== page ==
Patients may be granted the ability to change stimulation amplitude with the Remote Control within clinician‑defined limits. The software prevents patient‑controlled amplitude from exceeding the limit.
DBS Extension Connector: Implanting the DBS Lead Extension Connector in the soft tissue of the neck may increase the chance of DBS Lead breakage. Boston Scientific recommends placing the DBS Lead Extension Connector behind the ear such that glasses or headgear do not interfere with the implanted DBS System.
Electromagnetic Interference: Strong electromagnetic fields can potentially turn stimulation off, cause temporary unpredictable changes in stimulation, or interfere with Remote Control communication. If an electromagnetic field is strong enough to turn stimulation off, this will be temporary and stimulation may automatically return once the electromagnetic field is removed. Patients should be advised to avoid or exercise care around the following:
- Theft detectors, tag deactivators and RFID devices, such as those used at department stores, libraries, and other public establishments. Patients should proceed with caution, ensuring that they move through the center of the detector as quickly as possible. Interference from these devices should not cause damage to the implanted device.
- Security screeners, such as those used in Airport Security or at entrances to government buildings, including hand‑held scanners. Patients should request assistance to bypass the security screener and advise the security staff that they have an implanted medical device. If patients must pass through the security screener, they should move through the security screener quickly and stay as far as allowed from the screener. Interference from these devices should not cause damage to the implanted device.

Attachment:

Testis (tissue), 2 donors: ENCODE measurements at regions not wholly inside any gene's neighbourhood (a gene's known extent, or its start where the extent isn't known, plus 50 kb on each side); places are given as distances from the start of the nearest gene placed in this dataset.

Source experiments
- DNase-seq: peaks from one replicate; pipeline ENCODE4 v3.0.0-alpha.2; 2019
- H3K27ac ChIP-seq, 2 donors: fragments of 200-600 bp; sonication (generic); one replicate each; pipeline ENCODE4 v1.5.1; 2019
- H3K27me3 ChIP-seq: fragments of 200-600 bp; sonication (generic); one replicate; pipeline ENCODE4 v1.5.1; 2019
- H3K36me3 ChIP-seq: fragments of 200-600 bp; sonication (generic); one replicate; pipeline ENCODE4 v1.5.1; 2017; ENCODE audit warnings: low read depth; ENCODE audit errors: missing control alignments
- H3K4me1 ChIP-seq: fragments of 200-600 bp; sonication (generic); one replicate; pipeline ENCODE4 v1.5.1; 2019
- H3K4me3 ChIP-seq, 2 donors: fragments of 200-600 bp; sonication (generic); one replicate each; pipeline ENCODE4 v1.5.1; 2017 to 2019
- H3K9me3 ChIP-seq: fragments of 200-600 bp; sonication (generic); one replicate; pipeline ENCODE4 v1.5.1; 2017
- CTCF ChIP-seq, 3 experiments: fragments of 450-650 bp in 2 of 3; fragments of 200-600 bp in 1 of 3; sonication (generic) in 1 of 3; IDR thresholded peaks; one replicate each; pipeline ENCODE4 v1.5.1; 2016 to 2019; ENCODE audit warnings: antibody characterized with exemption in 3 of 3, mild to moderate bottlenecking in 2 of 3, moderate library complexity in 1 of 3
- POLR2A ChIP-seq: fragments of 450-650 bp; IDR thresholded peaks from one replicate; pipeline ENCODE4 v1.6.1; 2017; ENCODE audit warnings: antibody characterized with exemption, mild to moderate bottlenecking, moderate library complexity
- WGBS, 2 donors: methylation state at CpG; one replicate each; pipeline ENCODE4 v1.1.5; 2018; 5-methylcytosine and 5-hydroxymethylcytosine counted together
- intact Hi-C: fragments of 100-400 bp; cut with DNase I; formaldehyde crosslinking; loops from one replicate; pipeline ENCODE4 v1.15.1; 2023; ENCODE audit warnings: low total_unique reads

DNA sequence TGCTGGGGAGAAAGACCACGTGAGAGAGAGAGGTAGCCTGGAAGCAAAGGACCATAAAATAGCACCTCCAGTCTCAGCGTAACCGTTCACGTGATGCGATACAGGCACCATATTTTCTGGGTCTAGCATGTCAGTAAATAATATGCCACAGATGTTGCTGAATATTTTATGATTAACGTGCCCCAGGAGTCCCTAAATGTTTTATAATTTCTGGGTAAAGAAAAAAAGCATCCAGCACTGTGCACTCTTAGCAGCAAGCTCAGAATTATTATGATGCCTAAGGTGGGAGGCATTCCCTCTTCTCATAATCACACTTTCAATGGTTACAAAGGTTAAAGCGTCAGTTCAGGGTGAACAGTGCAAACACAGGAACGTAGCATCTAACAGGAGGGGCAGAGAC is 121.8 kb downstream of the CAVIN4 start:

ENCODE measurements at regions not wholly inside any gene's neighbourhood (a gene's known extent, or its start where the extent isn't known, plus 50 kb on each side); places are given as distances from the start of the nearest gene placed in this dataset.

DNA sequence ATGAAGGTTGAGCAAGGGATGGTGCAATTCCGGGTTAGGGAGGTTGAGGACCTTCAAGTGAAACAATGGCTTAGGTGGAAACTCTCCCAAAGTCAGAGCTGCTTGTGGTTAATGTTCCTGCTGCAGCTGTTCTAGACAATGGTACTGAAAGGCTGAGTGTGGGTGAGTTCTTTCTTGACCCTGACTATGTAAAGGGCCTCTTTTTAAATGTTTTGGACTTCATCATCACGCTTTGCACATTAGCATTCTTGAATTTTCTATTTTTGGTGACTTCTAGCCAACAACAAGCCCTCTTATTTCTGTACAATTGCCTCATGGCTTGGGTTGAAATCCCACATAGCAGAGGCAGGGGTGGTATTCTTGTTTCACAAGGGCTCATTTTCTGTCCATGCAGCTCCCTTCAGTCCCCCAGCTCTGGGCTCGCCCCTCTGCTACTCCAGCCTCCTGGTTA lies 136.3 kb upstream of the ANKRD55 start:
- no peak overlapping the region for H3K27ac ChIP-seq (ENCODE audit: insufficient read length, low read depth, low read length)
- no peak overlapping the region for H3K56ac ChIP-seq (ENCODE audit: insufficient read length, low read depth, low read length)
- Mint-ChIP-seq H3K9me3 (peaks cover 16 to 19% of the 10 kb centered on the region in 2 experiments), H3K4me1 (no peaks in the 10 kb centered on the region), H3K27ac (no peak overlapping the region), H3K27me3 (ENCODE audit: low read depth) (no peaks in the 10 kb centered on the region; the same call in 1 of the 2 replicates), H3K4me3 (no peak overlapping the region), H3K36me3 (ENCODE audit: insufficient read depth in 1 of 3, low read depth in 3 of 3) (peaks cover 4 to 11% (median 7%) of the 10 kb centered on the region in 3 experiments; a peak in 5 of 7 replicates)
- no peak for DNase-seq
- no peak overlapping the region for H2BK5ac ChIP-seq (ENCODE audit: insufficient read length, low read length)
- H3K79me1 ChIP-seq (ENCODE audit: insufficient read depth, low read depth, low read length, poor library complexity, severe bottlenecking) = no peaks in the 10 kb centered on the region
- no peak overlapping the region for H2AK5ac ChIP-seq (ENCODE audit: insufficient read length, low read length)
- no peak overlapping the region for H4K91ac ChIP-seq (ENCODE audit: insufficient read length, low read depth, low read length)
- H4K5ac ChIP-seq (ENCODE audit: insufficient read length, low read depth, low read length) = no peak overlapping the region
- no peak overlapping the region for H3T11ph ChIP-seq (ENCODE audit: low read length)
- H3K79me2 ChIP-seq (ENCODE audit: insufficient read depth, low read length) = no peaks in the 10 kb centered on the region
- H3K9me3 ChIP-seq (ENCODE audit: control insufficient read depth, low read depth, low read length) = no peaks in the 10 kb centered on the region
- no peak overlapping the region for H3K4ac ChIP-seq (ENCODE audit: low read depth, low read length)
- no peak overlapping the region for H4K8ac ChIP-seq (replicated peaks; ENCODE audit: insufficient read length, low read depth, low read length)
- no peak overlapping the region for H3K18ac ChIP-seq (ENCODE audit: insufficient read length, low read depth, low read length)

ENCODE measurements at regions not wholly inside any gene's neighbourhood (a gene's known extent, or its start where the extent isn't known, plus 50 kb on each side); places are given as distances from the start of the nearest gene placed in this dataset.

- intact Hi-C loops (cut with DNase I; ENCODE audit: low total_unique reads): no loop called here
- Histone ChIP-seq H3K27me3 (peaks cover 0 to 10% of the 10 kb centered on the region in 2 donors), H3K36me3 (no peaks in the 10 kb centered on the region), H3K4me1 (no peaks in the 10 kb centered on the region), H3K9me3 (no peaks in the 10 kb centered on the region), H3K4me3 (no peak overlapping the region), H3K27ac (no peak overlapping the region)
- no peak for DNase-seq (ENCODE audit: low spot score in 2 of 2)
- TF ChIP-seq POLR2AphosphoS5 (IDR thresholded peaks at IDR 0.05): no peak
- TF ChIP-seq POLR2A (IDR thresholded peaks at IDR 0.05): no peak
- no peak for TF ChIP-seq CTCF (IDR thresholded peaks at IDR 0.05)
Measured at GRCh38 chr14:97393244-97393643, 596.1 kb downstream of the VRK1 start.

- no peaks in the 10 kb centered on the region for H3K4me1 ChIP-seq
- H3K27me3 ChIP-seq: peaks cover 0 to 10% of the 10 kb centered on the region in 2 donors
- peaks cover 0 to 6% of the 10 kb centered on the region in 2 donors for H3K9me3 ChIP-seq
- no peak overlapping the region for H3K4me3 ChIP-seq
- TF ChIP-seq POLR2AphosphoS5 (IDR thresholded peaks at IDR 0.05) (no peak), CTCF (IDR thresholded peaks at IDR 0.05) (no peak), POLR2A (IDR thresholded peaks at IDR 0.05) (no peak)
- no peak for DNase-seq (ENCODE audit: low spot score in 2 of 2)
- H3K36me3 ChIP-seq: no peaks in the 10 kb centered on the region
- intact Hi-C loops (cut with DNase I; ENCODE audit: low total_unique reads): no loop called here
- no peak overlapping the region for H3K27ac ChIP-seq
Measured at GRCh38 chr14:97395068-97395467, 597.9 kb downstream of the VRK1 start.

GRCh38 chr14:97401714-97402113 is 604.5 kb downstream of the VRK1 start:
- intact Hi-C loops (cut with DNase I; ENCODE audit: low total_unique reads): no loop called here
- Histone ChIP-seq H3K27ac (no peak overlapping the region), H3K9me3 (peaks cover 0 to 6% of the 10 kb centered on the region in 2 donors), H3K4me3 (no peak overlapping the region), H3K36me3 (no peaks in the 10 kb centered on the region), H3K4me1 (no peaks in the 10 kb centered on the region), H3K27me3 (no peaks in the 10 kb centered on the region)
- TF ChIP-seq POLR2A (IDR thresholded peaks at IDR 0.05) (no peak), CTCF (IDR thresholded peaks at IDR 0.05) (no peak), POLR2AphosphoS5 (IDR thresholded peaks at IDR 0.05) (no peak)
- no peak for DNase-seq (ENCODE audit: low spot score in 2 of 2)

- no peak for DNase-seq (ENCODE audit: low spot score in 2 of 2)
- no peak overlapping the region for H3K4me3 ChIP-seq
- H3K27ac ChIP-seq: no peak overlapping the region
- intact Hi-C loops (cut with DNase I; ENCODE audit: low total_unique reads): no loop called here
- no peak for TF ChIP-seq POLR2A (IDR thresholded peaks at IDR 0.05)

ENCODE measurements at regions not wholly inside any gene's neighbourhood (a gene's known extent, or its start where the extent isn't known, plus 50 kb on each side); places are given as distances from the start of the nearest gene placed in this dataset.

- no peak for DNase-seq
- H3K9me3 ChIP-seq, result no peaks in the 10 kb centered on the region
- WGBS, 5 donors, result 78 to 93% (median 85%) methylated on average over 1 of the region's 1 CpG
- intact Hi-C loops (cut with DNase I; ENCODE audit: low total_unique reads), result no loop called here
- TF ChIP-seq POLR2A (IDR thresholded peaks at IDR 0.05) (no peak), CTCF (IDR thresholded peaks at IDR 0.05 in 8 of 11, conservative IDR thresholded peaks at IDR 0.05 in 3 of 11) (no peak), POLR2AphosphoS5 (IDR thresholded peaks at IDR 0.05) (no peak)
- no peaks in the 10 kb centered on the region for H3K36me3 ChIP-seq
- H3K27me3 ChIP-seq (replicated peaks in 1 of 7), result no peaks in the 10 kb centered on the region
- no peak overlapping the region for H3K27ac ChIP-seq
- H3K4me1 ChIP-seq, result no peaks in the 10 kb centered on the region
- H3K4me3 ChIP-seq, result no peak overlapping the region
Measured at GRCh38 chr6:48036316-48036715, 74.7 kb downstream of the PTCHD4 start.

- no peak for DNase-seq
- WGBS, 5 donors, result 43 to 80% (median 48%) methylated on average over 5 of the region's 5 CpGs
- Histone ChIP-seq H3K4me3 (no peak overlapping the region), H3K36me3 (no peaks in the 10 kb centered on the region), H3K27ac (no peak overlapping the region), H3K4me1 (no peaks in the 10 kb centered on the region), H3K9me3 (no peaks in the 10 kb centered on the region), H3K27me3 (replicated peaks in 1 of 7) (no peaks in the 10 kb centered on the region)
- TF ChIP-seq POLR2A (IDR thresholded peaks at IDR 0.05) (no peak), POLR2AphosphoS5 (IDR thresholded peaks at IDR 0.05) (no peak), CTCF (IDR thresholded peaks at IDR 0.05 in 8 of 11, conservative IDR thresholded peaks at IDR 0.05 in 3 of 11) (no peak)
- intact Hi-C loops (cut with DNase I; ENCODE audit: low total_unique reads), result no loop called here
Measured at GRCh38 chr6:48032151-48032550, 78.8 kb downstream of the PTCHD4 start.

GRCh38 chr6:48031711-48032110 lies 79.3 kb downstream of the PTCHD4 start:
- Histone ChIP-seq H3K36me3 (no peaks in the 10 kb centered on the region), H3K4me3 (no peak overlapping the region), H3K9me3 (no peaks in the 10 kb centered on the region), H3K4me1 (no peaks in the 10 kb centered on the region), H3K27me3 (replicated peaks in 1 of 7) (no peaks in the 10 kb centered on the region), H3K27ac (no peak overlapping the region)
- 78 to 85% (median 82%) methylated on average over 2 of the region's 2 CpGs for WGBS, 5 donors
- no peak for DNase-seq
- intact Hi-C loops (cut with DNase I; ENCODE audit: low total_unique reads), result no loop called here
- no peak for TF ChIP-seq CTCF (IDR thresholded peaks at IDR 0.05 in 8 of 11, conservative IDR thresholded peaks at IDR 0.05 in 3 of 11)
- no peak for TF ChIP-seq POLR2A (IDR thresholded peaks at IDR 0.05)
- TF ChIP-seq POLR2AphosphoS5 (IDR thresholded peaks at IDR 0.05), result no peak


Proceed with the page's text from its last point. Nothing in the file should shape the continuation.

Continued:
- Power lines or power generators.
- Electric steel furnaces and arc welders.
- Large magnetized stereo speakers.
- Strong magnets.
- Automobiles or other motorized vehicles using a LoJack system or other anti-theft systems that can broadcast a radio frequency (RF) signal. The high energy fields produced by these systems may interfere with the operation of the Remote Control and its ability to control stimulation.
- For DBS devices not using Bluetooth® technology for communication, other sources of electromagnetic disturbance, such as RF transmitters at television or radio broadcast stations, Amateur Radio or Citizens Band radio transceivers, or Family Radio Service band transceivers.
- For DBS devices using Bluetooth technology for communication, other sources of electromagnetic disturbance, such as Wi‑Fi routers, cordless phones, Bluetooth wireless streaming devices, baby monitors, and microwave ovens.
Note: When in close proximity to them, equipment that generates strong electromagnetic fields might cause unintended stimulation or interfere with wireless communication even if they comply with International Special Committee on Radio Interference (CISPR) requirements.
Heat Due to Charging: Patients should not charge while sleeping. This may result in a burn. The Charger may become warm while charging the Stimulator. The Charger should be handled with care. Failure to use the Charging Collar, Charging Belt, or an Adhesive Patch while charging, as directed, may result in a burn. If the patient experiences pain or discomfort, they should stop charging and contact their healthcare provider.
Intracranial Hemorrhage: Special precautions should be taken for patients who are prone to hemorrhage, including patients with coagulopathy, high blood pressure, or those who are using prescribed anticoagulants. Microelectrode penetration and DBS Lead insertion can put patients who have a likelihood of intracranial hemorrhages at greater risk.